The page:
heiress Paris Hilton (C) leaves the Los Angeles Municipal Court May 4,
2007. Hilton was ordered on Friday to spend 45 days in jail for violating
the terms of her probation for alcohol-related reckless driving. A Los
Angeles Superior Court judge ordered the 26-year-old celebrity socialite
jailed for driving on a suspended license in February. He ordered her to
report to jail on June 5. (Mario
A judge sentenced a shocked
and tearful Paris Hilton to 45 days in jail on Friday, ruling that the hotel
heiress violated her probation for a previous traffic offense by knowingly
driving without a valid license.
Los Angeles Superior Court Judge Michael Sauer rejected Hilton's defense that
she didn't realize her license was suspended and ordered the 26-year-old socialite to
report to a county detention facility on June 5.
Hilton wept and her mother, Kathy, yelled at the prosecutor, "You're
pathetic," as the packed courtroom cleared.
The stunning decision capped a two-hour hearing in which prosecutors argued
that Hilton was thumbing her nose at
the court and seeking to be placed above the law, while defense lawyers said she
was being singled out for harsh treatment because of her celebrity.
Taking the witness stand in her own defense, the star of the reality TV show
"The Simple Life" testified that she was unaware her driving privileges had been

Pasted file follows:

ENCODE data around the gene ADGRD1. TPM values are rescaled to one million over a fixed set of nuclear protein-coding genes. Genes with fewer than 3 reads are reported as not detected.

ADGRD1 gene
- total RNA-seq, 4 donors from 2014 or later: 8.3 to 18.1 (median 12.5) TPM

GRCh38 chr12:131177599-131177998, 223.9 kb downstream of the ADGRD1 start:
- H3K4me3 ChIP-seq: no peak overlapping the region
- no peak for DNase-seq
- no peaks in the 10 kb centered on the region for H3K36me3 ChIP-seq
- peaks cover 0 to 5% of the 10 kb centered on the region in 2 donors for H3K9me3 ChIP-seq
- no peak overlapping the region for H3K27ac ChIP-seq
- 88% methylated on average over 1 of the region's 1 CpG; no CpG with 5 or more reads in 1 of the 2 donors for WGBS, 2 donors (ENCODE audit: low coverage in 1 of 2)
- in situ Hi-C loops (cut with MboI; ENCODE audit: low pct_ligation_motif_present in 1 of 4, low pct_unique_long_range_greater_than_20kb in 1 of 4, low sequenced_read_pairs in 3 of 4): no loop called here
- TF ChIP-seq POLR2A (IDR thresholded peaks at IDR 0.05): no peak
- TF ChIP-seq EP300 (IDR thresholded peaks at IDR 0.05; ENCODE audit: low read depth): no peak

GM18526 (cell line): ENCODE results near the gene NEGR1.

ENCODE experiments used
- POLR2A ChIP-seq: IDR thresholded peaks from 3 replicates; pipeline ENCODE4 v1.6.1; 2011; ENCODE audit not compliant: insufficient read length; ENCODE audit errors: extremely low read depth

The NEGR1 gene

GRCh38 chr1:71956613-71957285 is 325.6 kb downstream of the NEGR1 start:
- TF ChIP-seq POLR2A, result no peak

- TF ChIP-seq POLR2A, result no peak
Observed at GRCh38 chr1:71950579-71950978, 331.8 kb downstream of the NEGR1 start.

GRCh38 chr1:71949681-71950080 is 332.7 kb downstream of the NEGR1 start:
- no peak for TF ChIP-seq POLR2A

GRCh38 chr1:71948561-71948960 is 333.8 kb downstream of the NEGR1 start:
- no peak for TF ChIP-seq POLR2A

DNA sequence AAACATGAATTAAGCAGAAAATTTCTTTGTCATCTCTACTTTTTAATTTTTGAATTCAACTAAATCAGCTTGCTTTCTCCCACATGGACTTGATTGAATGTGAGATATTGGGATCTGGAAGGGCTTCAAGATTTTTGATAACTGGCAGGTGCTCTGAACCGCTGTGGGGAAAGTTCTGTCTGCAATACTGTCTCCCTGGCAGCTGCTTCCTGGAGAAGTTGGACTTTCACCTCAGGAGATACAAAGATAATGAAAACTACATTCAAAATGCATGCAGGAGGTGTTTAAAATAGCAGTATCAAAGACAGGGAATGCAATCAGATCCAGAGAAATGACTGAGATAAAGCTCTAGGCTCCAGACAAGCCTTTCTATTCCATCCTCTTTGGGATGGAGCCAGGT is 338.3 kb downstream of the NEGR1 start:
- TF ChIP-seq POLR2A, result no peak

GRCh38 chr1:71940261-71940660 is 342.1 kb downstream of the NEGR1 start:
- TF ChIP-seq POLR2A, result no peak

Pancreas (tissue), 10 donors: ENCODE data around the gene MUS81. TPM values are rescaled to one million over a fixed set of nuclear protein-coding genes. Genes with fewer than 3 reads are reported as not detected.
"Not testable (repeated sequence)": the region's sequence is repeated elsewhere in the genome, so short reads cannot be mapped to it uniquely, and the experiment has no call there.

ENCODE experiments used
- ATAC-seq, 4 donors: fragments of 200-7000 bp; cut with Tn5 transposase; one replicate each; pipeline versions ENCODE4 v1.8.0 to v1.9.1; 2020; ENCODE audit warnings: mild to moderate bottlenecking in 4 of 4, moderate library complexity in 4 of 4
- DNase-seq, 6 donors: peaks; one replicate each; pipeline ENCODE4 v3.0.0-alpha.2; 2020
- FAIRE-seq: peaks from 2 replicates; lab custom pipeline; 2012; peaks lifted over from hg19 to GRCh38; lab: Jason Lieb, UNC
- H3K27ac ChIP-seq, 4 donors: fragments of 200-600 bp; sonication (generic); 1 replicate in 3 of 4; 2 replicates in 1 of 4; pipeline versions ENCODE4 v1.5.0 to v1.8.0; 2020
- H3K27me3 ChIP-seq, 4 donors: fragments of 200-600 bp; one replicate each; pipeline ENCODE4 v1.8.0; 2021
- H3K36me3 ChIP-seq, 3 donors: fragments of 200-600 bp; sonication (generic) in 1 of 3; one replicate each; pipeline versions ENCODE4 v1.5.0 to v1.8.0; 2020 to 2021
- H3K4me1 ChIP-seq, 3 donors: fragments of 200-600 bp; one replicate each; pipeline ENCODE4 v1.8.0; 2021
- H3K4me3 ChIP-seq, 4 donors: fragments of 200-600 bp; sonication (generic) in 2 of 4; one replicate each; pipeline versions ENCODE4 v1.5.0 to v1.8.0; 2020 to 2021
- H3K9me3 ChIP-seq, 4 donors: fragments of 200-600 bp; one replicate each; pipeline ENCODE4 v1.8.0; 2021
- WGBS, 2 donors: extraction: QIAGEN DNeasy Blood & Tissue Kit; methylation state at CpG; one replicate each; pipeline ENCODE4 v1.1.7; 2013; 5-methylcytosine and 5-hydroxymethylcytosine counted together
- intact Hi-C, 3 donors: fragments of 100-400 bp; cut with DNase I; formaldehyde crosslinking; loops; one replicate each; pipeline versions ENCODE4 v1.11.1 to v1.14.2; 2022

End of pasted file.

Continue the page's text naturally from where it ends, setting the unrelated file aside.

completely suspended at the time police stopped her and impounded her car on February 27.
Hilton said her publicist, Elliot Mintz, had told her she was permitted to
drive for work-related reasons after the first 30 days of her license suspension
late last November, and that she relied on what he had said.
But the judge said he did not believe Hilton, pointing to a notice she had
received from a police officer, and had signed, during another traffic stop in
He said Hilton had "completely ignored" that notice, which she had carried in
her glove box for weeks, and another license suspension notice sent to her
office address by the Department of Motor Vehicles that Hilton said she never
"In my opinion, there's not doubt that she knew that her license had been
suspended," the judge said. "She doesn't look at her mail, her personal
assistant never goes through it either. ... I think she just wanted to disregard
everything that was said and continued to drive no matter what."
In a final statement before she was sentenced, Hilton, dressed in a gray
waist jacket, white blouse and black pants, her blond hair tied back in a pony
tail, stood before the judge and denied that she had sought to flout the law.
"I did what I was told. I would never drive just because I want to. I follow
the law and I respect the law. From now on I want to pay complete attention to
everything," she said. "I just want to say I'm sorry."
But the judge was unmoved.